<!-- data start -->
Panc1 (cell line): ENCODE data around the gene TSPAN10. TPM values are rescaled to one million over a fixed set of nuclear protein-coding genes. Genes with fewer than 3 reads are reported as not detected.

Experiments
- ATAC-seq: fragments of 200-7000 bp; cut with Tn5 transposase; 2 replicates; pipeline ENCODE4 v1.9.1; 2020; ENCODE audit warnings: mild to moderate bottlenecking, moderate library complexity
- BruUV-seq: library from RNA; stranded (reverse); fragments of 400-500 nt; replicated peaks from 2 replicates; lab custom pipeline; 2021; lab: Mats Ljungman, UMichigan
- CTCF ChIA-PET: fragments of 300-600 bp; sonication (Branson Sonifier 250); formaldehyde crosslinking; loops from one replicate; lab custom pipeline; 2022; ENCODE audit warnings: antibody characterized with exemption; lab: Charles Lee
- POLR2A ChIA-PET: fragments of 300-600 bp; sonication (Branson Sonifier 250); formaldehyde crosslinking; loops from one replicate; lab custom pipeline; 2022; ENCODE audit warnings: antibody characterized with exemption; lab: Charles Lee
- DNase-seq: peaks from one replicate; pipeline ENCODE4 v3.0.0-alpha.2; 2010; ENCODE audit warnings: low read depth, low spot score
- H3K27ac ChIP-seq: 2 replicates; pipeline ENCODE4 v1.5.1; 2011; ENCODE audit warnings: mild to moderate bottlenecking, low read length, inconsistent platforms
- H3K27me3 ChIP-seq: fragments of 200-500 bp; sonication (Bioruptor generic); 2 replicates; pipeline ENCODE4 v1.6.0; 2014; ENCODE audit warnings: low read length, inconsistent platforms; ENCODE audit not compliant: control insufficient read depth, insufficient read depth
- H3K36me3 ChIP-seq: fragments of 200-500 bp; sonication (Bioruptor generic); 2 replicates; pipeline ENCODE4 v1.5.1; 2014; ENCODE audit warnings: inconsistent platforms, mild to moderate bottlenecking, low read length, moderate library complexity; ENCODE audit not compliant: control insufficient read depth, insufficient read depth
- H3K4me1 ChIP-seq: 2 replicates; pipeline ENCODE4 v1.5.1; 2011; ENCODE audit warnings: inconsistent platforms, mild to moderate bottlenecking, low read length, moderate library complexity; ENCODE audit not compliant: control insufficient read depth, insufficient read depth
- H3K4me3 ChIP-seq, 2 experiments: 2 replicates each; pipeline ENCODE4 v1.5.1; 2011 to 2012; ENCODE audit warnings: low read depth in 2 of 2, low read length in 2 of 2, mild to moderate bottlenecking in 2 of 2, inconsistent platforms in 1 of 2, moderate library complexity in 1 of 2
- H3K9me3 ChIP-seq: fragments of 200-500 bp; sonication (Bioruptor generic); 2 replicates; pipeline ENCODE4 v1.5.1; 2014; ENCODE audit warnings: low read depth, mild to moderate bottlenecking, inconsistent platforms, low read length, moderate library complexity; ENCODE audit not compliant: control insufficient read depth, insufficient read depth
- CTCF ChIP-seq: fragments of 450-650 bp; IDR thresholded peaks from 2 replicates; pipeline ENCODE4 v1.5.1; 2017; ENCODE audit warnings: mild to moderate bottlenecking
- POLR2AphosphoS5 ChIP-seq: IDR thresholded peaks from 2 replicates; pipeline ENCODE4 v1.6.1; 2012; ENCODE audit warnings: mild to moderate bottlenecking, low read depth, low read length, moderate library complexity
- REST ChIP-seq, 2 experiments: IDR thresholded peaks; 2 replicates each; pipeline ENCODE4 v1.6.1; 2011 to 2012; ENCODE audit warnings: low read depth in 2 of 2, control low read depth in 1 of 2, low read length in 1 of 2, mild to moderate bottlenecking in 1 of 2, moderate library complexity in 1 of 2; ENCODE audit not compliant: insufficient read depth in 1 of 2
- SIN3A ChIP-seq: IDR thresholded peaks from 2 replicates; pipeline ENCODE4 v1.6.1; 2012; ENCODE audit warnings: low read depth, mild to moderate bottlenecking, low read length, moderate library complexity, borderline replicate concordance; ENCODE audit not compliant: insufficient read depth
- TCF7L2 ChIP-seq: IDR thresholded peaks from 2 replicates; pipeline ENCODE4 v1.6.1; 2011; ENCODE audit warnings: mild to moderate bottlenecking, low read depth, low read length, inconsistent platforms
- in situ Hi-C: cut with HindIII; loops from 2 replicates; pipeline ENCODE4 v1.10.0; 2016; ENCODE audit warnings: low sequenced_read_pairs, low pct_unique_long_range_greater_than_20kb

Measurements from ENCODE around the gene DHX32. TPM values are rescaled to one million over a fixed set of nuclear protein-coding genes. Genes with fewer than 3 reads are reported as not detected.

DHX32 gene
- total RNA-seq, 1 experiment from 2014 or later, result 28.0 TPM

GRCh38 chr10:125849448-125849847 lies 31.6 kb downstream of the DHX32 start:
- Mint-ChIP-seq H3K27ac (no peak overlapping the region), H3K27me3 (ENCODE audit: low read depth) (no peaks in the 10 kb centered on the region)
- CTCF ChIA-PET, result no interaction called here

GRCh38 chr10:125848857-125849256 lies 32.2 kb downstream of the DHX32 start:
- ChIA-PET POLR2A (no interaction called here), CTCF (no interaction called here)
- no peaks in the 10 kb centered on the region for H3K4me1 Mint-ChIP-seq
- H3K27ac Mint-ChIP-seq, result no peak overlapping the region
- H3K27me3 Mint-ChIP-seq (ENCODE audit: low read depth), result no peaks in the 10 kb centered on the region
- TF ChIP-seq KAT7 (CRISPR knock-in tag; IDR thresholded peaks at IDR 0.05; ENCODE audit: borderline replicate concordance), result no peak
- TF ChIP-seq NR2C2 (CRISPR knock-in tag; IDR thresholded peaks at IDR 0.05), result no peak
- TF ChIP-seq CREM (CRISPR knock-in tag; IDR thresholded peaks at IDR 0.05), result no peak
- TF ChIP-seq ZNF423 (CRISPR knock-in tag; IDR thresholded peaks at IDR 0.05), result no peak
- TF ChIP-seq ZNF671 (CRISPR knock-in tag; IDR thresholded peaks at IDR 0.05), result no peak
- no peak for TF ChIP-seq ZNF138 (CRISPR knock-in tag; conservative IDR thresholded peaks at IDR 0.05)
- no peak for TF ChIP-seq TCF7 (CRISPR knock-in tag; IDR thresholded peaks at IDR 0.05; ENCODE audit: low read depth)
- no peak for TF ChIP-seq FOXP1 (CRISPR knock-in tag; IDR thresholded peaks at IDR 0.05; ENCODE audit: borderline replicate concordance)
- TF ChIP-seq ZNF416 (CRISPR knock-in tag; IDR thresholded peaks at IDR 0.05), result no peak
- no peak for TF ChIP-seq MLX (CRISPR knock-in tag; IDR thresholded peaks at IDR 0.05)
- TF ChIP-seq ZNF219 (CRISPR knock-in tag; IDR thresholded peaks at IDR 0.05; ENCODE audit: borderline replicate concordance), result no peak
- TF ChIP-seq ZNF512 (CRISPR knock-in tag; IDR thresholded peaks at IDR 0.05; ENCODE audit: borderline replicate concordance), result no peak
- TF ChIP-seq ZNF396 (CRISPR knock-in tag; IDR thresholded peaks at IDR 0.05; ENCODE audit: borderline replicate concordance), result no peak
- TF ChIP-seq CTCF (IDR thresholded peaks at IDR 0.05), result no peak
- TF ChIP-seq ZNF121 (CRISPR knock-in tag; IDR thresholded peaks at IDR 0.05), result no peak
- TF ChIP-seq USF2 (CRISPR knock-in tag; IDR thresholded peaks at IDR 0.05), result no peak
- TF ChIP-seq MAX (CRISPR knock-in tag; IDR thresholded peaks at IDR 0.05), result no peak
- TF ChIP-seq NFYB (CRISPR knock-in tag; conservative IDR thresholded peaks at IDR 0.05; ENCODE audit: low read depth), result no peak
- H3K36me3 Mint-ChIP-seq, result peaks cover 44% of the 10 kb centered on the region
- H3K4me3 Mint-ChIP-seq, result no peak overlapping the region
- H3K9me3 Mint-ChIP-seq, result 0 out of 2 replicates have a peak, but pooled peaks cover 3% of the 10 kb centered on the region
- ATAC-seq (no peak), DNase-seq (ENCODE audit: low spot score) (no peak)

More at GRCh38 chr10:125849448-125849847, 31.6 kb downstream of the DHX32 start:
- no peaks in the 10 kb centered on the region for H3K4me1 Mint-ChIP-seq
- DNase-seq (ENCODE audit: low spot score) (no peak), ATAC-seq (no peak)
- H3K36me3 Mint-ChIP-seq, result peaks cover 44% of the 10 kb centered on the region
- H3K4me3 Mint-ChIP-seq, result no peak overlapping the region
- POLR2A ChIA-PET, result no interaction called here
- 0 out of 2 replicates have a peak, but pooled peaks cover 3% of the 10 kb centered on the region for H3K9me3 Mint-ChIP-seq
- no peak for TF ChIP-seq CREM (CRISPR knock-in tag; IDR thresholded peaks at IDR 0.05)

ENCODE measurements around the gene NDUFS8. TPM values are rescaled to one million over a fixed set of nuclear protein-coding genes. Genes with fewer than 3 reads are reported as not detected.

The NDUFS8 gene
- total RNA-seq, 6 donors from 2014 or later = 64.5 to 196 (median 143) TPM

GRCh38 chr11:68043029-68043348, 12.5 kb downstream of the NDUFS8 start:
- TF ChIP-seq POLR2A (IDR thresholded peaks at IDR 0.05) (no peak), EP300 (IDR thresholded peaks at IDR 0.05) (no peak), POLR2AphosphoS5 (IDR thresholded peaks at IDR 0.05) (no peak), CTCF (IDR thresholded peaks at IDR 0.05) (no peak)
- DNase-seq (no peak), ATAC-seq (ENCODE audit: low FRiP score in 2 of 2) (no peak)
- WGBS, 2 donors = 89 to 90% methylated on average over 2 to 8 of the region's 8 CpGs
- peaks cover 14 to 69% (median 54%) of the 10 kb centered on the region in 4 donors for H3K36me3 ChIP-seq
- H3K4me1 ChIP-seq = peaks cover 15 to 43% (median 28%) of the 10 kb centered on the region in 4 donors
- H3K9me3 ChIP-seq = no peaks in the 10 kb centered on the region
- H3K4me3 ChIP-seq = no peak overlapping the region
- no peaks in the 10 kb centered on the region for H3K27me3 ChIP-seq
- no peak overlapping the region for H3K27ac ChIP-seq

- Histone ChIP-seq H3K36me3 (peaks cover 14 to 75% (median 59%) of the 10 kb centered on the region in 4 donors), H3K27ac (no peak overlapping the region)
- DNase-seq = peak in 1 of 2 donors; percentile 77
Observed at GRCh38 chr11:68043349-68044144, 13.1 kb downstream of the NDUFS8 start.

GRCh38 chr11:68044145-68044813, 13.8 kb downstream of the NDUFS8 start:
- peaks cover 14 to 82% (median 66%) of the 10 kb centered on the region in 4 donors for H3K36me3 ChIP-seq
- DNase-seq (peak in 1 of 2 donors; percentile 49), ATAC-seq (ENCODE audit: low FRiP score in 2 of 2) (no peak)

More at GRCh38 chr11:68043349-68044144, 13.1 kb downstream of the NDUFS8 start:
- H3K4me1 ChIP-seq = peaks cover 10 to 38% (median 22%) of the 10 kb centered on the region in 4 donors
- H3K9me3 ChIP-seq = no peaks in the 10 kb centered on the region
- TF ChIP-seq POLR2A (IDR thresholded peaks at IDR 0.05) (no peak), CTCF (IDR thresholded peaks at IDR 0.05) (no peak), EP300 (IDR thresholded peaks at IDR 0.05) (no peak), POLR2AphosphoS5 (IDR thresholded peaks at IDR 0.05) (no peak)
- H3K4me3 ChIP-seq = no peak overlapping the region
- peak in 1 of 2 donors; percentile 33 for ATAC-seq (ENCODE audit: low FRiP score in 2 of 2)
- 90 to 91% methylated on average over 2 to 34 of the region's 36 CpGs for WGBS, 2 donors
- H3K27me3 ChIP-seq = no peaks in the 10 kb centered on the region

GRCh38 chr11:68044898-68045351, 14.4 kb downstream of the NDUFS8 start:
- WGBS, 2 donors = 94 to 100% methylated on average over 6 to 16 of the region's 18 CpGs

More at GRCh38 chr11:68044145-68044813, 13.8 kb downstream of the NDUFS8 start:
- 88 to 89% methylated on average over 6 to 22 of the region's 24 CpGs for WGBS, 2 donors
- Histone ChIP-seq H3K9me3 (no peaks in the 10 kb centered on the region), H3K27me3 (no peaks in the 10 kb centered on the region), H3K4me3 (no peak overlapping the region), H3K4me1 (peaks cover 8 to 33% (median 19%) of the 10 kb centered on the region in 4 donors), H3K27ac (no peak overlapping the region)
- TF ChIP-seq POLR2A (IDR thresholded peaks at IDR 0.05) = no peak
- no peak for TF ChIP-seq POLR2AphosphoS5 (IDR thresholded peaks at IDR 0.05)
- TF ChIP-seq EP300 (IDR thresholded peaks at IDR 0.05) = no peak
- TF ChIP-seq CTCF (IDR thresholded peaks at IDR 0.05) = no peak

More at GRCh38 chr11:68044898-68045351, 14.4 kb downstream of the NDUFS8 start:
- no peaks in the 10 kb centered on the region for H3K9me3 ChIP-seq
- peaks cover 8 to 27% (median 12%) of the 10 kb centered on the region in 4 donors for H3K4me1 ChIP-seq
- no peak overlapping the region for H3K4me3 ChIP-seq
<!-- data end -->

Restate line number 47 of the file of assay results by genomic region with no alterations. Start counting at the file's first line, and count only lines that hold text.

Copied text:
- TF ChIP-seq MAX (CRISPR knock-in tag; IDR thresholded peaks at IDR 0.05), result no peak